#3 What this means

So overall we got two prevailing forces:

One with an increase in potential audience, and one with an increase in competition. So which one wins?

It’s a bit like an unstoppable force vs an immovable object type scenario. The two trends might be counteracting each other.

So what can we infer?

So there is sufficient evidence for both sides, so I don’t think someone can definitively say one or the other. With that said, here is the 2 conclusions which I have derived from this:

Inference #1

Using the word over-saturated or overcrowded implies that success can’t be achieved. That the market is not worth pursuing. That it’s too late already.

This is not the case. The most subscribed channel in 2010 was Fred, and his channel hasn’t had a video in over a year. Ray William Johnson was the most subscribed in 2013, and now he’s moved onto the Facebook video niche.

Widespread desires change and evolve, people get less funny over time due to repetitiveness and sometimes YouTubers seek money and move to more lucrative platforms.

The point is this: There is a place for your content, due to the fact that what people like changes over time. If the market was over-saturated, the same YouTubers would stay at the top and we would see little change. This is not what happens when you look at history.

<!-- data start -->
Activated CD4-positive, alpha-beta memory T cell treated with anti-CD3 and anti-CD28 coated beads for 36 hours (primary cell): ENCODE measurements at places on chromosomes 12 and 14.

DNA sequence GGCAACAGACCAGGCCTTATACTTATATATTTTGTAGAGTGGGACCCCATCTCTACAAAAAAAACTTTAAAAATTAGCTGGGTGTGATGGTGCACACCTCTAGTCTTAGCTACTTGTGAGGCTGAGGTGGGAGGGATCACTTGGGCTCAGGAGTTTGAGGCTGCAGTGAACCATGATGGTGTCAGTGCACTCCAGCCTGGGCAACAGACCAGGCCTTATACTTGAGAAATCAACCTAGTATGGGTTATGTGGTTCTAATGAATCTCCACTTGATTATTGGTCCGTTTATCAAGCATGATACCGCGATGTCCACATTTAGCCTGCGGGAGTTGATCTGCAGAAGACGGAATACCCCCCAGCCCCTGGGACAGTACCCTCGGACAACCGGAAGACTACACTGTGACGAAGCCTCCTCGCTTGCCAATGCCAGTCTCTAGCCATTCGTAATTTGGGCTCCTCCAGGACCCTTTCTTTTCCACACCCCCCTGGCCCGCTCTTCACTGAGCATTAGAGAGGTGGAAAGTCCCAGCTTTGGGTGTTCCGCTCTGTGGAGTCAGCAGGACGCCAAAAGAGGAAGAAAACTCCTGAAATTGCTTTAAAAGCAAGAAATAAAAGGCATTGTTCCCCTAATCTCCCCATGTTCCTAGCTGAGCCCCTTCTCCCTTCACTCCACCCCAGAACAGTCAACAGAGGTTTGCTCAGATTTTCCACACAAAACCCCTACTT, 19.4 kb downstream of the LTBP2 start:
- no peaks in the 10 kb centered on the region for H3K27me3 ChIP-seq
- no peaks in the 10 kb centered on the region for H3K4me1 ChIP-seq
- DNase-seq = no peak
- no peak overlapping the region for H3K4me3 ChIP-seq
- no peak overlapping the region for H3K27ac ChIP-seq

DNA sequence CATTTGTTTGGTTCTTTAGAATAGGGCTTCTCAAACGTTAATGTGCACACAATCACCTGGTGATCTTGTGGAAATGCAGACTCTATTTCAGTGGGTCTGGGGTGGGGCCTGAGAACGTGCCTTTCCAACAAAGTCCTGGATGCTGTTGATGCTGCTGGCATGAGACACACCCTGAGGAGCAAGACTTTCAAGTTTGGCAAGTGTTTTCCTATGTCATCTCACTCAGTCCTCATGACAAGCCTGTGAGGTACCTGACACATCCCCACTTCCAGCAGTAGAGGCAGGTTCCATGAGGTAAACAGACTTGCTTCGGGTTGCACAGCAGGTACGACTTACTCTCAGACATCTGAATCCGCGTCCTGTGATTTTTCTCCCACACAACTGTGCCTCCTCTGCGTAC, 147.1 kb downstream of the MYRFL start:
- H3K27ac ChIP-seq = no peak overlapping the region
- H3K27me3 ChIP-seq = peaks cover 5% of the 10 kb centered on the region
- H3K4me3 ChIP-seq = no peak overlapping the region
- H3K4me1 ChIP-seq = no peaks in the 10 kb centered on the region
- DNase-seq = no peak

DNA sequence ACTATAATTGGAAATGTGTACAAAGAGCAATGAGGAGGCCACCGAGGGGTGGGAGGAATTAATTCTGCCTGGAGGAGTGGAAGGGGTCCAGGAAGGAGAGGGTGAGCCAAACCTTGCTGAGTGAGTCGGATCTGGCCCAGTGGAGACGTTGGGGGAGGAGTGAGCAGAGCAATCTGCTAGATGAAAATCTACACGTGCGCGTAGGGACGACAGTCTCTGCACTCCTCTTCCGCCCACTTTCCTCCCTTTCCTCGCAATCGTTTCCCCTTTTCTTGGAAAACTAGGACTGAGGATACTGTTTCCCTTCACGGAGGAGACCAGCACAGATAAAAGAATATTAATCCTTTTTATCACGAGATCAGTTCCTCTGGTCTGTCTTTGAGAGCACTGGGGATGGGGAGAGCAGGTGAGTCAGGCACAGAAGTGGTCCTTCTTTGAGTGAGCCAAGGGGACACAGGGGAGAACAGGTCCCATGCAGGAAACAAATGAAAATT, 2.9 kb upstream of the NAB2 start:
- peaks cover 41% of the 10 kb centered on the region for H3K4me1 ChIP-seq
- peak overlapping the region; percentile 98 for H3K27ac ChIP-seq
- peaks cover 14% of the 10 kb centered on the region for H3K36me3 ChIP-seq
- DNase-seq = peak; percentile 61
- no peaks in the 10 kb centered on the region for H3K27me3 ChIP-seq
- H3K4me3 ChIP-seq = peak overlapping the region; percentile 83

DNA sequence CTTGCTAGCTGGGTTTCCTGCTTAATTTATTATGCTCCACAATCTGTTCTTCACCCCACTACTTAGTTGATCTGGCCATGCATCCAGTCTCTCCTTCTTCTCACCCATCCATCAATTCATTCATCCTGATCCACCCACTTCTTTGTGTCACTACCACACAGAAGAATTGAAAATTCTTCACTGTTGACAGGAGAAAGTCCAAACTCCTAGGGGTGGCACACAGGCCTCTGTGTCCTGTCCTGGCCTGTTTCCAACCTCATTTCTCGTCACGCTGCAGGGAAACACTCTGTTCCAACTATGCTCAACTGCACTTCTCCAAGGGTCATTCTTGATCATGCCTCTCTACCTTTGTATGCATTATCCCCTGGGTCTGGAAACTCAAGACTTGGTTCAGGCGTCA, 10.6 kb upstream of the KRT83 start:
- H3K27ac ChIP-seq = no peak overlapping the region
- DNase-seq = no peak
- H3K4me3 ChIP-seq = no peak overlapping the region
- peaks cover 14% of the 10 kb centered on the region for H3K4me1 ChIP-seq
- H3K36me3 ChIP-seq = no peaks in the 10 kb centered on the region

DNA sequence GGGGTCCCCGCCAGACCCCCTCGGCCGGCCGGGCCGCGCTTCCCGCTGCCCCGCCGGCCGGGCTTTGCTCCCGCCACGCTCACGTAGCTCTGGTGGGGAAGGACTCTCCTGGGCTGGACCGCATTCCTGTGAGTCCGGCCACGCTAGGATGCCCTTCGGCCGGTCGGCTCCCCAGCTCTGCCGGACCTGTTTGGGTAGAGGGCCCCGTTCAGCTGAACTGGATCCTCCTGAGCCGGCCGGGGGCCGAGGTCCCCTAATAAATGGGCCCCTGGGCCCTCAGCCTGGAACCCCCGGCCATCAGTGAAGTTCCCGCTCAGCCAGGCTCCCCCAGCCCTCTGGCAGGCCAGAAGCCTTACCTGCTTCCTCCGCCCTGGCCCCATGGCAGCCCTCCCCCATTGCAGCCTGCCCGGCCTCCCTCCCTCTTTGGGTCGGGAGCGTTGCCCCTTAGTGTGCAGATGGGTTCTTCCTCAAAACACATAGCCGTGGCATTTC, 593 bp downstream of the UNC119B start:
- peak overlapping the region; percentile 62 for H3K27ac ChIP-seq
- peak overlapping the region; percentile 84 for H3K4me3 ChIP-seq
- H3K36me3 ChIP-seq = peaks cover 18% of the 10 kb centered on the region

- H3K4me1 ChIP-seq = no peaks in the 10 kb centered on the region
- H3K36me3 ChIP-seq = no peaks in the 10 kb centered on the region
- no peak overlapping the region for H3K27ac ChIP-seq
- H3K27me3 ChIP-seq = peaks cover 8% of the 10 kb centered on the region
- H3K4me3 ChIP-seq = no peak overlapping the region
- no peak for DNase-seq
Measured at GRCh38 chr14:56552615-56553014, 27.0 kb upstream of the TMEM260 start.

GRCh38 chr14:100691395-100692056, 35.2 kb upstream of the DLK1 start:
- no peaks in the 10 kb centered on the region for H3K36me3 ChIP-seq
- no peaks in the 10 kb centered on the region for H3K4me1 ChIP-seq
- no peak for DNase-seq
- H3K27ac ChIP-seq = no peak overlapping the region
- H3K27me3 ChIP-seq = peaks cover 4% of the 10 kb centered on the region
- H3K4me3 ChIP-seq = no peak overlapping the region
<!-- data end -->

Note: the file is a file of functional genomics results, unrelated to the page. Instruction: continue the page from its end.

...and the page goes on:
The Stock Market.

Similar to the stock market, what had the most gains last year isn’t what grows the most this year. Here’s a quote to illustrate:

Fortune 500 firms in 1955 vs. 2014; 88% are gone, and we’re all better off because of that dynamic ‘creative destruction’

A similar creative destruction process is present in YouTube. What is popular today likely won’t be popular in 5 years’ time. There are a few ‘classics’ which stand the test of time, but similar to the stock market it is a minority.

Inference #2

There is greater competition on YouTube right now than a year ago.

You could re-read that sentence for the next 5 years and the point would still stand. A reason for this maybe the popularity of YouTuber’s in general. There have been many surveys which found YouTubers to be deemed more likeable than celebrities amongst younger generations.